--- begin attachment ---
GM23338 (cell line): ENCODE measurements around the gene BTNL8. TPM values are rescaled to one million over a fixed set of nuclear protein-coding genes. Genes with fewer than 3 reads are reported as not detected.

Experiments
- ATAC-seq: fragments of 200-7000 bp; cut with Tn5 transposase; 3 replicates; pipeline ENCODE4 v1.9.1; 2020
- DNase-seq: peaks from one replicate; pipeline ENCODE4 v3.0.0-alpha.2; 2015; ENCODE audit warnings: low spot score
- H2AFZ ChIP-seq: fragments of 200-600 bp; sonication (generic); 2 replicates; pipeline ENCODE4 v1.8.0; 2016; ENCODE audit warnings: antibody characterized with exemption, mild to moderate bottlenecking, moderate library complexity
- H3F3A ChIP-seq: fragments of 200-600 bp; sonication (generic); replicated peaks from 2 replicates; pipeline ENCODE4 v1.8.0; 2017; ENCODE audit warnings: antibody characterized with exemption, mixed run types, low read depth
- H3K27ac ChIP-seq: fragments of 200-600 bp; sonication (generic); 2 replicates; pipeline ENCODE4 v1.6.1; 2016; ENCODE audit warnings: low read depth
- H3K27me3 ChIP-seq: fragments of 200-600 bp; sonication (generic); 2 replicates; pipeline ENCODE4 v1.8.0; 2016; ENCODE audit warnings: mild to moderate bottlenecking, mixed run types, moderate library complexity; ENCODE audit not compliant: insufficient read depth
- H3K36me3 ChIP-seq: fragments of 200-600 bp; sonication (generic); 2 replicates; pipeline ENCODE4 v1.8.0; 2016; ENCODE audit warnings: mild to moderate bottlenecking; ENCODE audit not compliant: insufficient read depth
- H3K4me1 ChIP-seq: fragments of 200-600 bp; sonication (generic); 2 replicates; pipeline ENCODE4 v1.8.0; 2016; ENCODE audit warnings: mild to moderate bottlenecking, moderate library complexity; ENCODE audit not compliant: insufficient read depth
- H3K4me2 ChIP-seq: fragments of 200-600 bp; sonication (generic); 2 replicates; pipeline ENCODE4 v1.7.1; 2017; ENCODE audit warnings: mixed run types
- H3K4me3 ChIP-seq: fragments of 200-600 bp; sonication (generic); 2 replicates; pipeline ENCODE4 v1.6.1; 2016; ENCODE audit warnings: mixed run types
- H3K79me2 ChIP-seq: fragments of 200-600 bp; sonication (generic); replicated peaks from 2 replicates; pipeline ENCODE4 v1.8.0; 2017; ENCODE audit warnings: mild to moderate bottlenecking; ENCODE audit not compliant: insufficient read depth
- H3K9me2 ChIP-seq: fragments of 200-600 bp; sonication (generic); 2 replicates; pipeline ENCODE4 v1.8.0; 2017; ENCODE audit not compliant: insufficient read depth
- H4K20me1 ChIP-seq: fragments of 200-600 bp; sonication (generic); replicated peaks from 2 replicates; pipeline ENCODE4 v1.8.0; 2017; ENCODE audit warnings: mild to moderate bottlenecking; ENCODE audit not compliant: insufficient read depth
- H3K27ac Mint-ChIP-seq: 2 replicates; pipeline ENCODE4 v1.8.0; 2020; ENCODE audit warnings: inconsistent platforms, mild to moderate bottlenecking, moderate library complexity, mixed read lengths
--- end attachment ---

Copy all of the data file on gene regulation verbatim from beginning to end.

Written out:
GM23338 (cell line): ENCODE measurements around the gene BTNL8. TPM values are rescaled to one million over a fixed set of nuclear protein-coding genes. Genes with fewer than 3 reads are reported as not detected.

Experiments
- ATAC-seq: fragments of 200-7000 bp; cut with Tn5 transposase; 3 replicates; pipeline ENCODE4 v1.9.1; 2020
- DNase-seq: peaks from one replicate; pipeline ENCODE4 v3.0.0-alpha.2; 2015; ENCODE audit warnings: low spot score
- H2AFZ ChIP-seq: fragments of 200-600 bp; sonication (generic); 2 replicates; pipeline ENCODE4 v1.8.0; 2016; ENCODE audit warnings: antibody characterized with exemption, mild to moderate bottlenecking, moderate library complexity
- H3F3A ChIP-seq: fragments of 200-600 bp; sonication (generic); replicated peaks from 2 replicates; pipeline ENCODE4 v1.8.0; 2017; ENCODE audit warnings: antibody characterized with exemption, mixed run types, low read depth
- H3K27ac ChIP-seq: fragments of 200-600 bp; sonication (generic); 2 replicates; pipeline ENCODE4 v1.6.1; 2016; ENCODE audit warnings: low read depth
- H3K27me3 ChIP-seq: fragments of 200-600 bp; sonication (generic); 2 replicates; pipeline ENCODE4 v1.8.0; 2016; ENCODE audit warnings: mild to moderate bottlenecking, mixed run types, moderate library complexity; ENCODE audit not compliant: insufficient read depth
- H3K36me3 ChIP-seq: fragments of 200-600 bp; sonication (generic); 2 replicates; pipeline ENCODE4 v1.8.0; 2016; ENCODE audit warnings: mild to moderate bottlenecking; ENCODE audit not compliant: insufficient read depth
- H3K4me1 ChIP-seq: fragments of 200-600 bp; sonication (generic); 2 replicates; pipeline ENCODE4 v1.8.0; 2016; ENCODE audit warnings: mild to moderate bottlenecking, moderate library complexity; ENCODE audit not compliant: insufficient read depth
- H3K4me2 ChIP-seq: fragments of 200-600 bp; sonication (generic); 2 replicates; pipeline ENCODE4 v1.7.1; 2017; ENCODE audit warnings: mixed run types
- H3K4me3 ChIP-seq: fragments of 200-600 bp; sonication (generic); 2 replicates; pipeline ENCODE4 v1.6.1; 2016; ENCODE audit warnings: mixed run types
- H3K79me2 ChIP-seq: fragments of 200-600 bp; sonication (generic); replicated peaks from 2 replicates; pipeline ENCODE4 v1.8.0; 2017; ENCODE audit warnings: mild to moderate bottlenecking; ENCODE audit not compliant: insufficient read depth
- H3K9me2 ChIP-seq: fragments of 200-600 bp; sonication (generic); 2 replicates; pipeline ENCODE4 v1.8.0; 2017; ENCODE audit not compliant: insufficient read depth
- H4K20me1 ChIP-seq: fragments of 200-600 bp; sonication (generic); replicated peaks from 2 replicates; pipeline ENCODE4 v1.8.0; 2017; ENCODE audit warnings: mild to moderate bottlenecking; ENCODE audit not compliant: insufficient read depth
- H3K27ac Mint-ChIP-seq: 2 replicates; pipeline ENCODE4 v1.8.0; 2020; ENCODE audit warnings: inconsistent platforms, mild to moderate bottlenecking, moderate library complexity, mixed read lengths